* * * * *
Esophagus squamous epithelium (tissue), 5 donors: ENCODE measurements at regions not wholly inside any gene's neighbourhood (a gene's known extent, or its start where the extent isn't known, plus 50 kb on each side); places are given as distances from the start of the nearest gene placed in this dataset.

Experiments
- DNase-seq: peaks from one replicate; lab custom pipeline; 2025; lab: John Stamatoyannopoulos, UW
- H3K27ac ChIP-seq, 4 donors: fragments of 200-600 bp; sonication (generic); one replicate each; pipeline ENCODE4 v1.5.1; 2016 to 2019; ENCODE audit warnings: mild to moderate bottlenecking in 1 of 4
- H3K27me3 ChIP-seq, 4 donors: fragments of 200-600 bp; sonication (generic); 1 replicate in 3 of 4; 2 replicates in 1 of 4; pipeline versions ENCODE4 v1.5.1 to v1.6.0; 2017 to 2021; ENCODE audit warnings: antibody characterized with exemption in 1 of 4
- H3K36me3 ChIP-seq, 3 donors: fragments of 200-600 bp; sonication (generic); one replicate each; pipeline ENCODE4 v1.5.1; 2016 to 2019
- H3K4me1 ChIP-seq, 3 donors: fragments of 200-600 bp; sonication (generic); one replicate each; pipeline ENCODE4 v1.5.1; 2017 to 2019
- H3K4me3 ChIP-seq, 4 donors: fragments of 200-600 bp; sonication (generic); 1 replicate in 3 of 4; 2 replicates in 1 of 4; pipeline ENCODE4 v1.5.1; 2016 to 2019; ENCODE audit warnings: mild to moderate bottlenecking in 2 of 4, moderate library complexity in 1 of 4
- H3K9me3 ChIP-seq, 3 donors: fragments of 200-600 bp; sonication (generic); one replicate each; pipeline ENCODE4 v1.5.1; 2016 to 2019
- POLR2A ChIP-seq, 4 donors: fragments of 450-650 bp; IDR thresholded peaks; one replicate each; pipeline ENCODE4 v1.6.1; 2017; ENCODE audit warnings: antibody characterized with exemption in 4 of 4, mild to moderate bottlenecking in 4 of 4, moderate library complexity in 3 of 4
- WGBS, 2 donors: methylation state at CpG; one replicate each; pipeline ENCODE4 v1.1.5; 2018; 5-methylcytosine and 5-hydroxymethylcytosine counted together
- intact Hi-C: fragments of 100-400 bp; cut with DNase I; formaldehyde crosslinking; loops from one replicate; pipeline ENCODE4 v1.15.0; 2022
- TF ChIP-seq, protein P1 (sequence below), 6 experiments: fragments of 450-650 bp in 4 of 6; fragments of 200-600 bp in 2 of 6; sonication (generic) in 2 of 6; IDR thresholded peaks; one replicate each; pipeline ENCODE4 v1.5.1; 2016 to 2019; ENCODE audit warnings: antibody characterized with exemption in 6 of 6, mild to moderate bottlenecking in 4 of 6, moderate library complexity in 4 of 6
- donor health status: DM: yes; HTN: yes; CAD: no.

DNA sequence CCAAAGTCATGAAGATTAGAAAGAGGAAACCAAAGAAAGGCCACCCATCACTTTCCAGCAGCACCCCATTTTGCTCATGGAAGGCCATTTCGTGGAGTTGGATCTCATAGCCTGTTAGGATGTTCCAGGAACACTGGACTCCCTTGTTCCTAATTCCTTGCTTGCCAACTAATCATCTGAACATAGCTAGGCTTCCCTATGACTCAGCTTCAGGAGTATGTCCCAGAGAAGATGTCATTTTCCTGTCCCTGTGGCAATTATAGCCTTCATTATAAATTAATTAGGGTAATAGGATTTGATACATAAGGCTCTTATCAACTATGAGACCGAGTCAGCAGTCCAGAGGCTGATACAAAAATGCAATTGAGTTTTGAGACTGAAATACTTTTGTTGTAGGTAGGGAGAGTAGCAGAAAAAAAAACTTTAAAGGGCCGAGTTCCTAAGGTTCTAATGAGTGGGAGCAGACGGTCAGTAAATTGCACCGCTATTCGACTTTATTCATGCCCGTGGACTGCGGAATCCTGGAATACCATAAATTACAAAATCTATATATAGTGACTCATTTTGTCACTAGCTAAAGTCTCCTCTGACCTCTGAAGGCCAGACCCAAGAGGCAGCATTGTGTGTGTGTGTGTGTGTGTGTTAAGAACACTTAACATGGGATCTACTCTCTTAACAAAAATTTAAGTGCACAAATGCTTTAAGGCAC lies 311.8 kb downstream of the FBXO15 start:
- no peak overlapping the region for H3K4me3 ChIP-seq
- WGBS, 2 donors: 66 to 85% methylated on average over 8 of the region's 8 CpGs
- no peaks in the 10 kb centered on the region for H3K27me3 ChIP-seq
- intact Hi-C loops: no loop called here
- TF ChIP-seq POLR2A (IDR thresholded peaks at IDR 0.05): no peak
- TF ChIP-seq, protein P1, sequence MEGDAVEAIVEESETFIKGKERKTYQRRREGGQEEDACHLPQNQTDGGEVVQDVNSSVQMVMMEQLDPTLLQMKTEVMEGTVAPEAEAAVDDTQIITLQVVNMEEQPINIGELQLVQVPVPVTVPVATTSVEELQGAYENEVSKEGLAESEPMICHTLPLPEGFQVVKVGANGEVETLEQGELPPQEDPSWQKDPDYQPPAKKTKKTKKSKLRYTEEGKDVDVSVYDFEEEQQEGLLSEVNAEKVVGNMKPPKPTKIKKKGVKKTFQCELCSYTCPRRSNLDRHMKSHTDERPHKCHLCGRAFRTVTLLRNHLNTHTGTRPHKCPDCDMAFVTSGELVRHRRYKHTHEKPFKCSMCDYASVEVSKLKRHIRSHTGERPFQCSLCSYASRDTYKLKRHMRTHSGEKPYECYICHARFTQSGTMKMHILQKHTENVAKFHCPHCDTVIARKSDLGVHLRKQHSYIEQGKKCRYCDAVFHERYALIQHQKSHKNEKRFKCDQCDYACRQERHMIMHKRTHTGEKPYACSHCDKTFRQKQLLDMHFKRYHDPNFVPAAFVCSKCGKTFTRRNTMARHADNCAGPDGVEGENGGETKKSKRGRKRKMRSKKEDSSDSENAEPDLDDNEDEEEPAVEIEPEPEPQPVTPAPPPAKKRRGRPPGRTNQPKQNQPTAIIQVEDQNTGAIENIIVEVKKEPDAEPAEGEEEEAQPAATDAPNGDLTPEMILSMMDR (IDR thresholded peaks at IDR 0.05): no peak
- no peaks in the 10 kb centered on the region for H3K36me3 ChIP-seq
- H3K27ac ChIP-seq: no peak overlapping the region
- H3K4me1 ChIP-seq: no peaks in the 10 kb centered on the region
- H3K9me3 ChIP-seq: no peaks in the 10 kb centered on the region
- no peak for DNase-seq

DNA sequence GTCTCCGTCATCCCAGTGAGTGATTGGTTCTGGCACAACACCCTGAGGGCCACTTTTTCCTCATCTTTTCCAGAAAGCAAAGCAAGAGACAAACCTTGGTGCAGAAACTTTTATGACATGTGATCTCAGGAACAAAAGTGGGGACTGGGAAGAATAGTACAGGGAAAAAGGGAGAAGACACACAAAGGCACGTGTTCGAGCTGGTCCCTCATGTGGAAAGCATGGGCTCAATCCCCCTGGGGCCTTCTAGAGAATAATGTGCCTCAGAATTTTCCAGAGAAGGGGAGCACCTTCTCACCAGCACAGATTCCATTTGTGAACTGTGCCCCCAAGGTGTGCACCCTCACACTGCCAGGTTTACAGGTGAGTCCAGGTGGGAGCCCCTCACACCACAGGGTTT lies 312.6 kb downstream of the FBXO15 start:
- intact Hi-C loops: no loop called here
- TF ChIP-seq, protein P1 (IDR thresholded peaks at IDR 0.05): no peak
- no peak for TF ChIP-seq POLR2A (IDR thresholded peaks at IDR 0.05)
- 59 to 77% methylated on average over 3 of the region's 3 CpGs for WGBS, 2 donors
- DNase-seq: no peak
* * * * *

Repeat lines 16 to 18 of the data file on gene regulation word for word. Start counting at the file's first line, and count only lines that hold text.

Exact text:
- no peak overlapping the region for H3K4me3 ChIP-seq
- WGBS, 2 donors: 66 to 85% methylated on average over 8 of the region's 8 CpGs
- no peaks in the 10 kb centered on the region for H3K27me3 ChIP-seq